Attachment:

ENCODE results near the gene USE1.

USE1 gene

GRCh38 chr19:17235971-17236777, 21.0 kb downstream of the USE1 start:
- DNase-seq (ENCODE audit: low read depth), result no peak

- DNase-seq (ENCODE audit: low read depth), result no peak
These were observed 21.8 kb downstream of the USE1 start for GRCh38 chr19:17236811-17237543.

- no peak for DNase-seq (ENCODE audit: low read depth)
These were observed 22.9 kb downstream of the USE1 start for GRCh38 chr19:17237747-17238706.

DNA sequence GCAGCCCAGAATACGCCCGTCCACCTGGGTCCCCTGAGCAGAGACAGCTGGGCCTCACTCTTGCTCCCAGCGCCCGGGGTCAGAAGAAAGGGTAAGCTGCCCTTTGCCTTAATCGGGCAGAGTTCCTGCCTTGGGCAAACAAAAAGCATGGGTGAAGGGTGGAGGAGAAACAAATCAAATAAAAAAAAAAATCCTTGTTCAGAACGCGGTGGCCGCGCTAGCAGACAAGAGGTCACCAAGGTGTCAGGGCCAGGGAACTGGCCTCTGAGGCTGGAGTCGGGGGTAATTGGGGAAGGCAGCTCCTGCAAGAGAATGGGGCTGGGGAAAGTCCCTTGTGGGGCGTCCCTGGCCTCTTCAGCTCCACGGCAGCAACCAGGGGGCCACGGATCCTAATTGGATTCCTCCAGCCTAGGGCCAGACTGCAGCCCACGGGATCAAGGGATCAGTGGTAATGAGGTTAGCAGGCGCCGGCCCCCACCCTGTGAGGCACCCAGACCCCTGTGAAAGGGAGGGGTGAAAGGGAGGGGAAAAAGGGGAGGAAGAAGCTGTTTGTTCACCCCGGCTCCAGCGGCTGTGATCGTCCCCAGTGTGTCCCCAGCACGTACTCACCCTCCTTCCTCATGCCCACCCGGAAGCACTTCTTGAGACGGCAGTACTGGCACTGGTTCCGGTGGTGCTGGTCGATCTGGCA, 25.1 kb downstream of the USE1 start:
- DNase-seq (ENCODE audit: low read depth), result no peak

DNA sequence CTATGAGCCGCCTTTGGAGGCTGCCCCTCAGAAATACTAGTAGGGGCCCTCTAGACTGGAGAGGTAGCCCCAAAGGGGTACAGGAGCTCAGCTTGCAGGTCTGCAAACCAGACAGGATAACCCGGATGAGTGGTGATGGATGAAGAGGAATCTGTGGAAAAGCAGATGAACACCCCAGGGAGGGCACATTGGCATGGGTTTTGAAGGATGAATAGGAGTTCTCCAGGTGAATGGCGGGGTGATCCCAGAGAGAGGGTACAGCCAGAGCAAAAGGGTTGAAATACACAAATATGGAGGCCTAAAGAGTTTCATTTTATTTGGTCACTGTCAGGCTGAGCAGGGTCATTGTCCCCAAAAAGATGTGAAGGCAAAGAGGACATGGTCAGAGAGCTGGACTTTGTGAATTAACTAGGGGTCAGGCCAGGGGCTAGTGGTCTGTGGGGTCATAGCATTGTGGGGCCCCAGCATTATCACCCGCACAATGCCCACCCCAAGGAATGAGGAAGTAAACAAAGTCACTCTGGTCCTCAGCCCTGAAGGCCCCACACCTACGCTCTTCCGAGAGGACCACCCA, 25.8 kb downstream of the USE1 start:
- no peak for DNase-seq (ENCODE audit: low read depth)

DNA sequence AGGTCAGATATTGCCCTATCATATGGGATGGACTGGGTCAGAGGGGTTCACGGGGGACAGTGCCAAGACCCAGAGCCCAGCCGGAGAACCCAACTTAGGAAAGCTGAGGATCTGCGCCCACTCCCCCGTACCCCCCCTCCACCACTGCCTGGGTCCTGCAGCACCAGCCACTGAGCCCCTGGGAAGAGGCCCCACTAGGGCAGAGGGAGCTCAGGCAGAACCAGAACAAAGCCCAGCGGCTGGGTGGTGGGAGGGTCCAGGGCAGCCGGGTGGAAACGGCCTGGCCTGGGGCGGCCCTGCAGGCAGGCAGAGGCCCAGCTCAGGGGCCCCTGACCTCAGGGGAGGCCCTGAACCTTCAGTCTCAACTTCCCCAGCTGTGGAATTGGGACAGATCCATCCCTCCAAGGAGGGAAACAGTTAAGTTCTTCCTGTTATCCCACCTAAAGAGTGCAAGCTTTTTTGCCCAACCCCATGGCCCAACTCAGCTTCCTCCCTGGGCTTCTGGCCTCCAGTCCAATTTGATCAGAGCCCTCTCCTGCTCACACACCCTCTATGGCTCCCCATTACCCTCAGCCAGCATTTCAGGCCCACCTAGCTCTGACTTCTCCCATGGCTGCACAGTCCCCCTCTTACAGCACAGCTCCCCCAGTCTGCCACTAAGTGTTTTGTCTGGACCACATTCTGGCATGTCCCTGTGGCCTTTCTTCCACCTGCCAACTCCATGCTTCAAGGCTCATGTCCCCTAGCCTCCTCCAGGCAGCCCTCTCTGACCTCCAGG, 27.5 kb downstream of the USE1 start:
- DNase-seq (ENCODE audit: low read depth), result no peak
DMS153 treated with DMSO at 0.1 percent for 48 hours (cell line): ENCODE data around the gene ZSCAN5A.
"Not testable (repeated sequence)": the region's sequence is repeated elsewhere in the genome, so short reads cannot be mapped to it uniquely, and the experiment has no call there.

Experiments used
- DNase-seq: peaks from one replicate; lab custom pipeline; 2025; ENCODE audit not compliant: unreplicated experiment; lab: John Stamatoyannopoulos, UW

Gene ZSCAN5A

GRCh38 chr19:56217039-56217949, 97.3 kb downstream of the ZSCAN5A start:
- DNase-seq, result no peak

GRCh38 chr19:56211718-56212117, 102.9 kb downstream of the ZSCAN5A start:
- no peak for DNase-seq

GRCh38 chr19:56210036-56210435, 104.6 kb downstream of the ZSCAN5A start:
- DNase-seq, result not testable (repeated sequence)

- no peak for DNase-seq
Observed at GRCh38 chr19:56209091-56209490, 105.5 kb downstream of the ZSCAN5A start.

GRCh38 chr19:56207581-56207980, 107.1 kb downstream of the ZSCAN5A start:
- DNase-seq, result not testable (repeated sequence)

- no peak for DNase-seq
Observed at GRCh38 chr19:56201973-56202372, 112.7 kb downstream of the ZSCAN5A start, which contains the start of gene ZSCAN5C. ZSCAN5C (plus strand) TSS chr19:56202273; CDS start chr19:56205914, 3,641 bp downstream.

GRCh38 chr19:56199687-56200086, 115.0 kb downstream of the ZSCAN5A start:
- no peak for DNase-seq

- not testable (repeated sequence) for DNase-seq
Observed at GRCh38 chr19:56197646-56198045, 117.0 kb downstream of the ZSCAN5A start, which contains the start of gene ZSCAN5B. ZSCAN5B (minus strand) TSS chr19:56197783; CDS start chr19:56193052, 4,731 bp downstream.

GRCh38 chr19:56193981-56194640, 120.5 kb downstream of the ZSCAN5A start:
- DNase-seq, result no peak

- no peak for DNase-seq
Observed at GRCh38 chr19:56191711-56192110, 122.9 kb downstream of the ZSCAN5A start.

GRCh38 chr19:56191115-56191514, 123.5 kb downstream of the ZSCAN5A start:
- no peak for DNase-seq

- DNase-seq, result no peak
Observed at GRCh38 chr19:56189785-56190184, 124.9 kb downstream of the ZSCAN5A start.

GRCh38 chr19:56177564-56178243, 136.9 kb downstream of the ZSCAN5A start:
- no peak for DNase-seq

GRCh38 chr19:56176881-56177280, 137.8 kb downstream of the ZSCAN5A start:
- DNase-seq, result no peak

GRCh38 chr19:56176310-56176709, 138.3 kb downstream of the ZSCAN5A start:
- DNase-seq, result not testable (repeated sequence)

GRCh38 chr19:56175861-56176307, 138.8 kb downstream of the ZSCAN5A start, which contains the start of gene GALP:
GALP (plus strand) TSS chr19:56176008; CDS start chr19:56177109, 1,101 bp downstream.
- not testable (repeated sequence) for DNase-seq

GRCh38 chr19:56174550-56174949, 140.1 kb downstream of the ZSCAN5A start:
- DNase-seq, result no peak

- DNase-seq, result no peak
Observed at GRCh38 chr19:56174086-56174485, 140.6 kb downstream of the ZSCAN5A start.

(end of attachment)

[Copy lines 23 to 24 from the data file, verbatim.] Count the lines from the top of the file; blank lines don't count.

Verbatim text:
- no peak for DNase-seq

GRCh38 chr19:56210036-56210435, 104.6 kb downstream of the ZSCAN5A start: